Underwater Robot Moves Like an Eel
Matthew Greenwood posted on May 05, 2018 | | 942 views

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A team of engineers and marine biologists at the University of California, San Diego has created an eel-like robot that can swim silently in saltwater without using an electric motor—and it’s is virtually transparent.

The eel-bot uses the water to help generate the electrical forces it needs to move. The robot contains cables that apply voltage to both the saltwater it is immersed in and pouches of water inside its artificial muscles. The robot’s electronics deliver negative charges in the water and positive charges inside the robot to activate the device’s muscles.

The charges cause the muscles to bend, allowing the robot to swim in an undulating motion—much like its natural counterpart. The electrical discharge carries very little current and occurs in the water just outside the eel-bot’s surface, making it harmless to nearby aquatic life.

Previous efforts by other researchers used similar technology but relied on materials that needed to be held in constant tension by semirigid frames. The eel-bot, however, does not require such frames. “Our biggest breakthrough was the idea of using the environment as part of our design,” said Michael T. Tolley, professor or mechanical engineering at the Jacobs School of Engineering at UC San Diego.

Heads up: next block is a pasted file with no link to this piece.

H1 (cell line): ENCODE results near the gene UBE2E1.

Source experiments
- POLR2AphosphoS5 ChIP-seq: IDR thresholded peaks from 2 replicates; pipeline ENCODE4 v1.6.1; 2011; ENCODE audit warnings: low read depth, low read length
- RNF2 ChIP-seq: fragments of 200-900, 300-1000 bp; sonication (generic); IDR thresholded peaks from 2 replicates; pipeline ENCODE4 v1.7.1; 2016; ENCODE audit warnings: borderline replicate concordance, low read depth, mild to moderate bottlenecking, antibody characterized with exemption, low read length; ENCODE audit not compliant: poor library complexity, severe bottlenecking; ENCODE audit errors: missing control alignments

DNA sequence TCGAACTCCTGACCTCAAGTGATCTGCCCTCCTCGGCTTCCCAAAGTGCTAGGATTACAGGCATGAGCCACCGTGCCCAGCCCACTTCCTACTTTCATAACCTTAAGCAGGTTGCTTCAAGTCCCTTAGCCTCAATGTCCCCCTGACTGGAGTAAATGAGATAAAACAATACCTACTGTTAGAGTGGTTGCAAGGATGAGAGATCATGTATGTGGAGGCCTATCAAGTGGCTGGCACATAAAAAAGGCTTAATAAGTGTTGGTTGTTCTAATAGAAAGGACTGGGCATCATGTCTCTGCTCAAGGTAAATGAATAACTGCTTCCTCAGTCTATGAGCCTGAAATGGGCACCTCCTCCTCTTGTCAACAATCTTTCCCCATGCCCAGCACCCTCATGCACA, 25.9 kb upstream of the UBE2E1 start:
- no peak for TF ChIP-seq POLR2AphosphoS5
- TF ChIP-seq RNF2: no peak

The robot’s designers say it provides an important step toward developing soft robots that can swim alongside sea creatures without scaring them away or harming them with a noisy and dangerous propeller—allowing scientists to observe and study sea life in more detail. "It's really hard to sneak up on a fish, especially if you're a robot," said Caleb Christianson, one of the robot’s developers.

The robot has been tested inside saltwater tanks containing jellyfish, coral and fish in Tolley’s lab and at the Birch Aquarium at the Scripps Institution of Oceanography at UC San Diego. The development team knows that more work is needed: its next objective is to improve the robot’s reliability and geometry. The team also needs to improve ballast, equipping the robot with weights that will allow it to dive deeper. In addition, researchers plan to design and build a head that could house a variety of sensors. The conductive chambers within the robot’s artificial muscles could also be loaded with fluorescent dyes, which could be used to transmit signals.

Eventually, researchers could potentially use these soft and stealthy robots to study the marine environment at a much greater level of detail than is currently possible.

To see other ocean research robots, check out Underwater Drone Fits in a Backpack.


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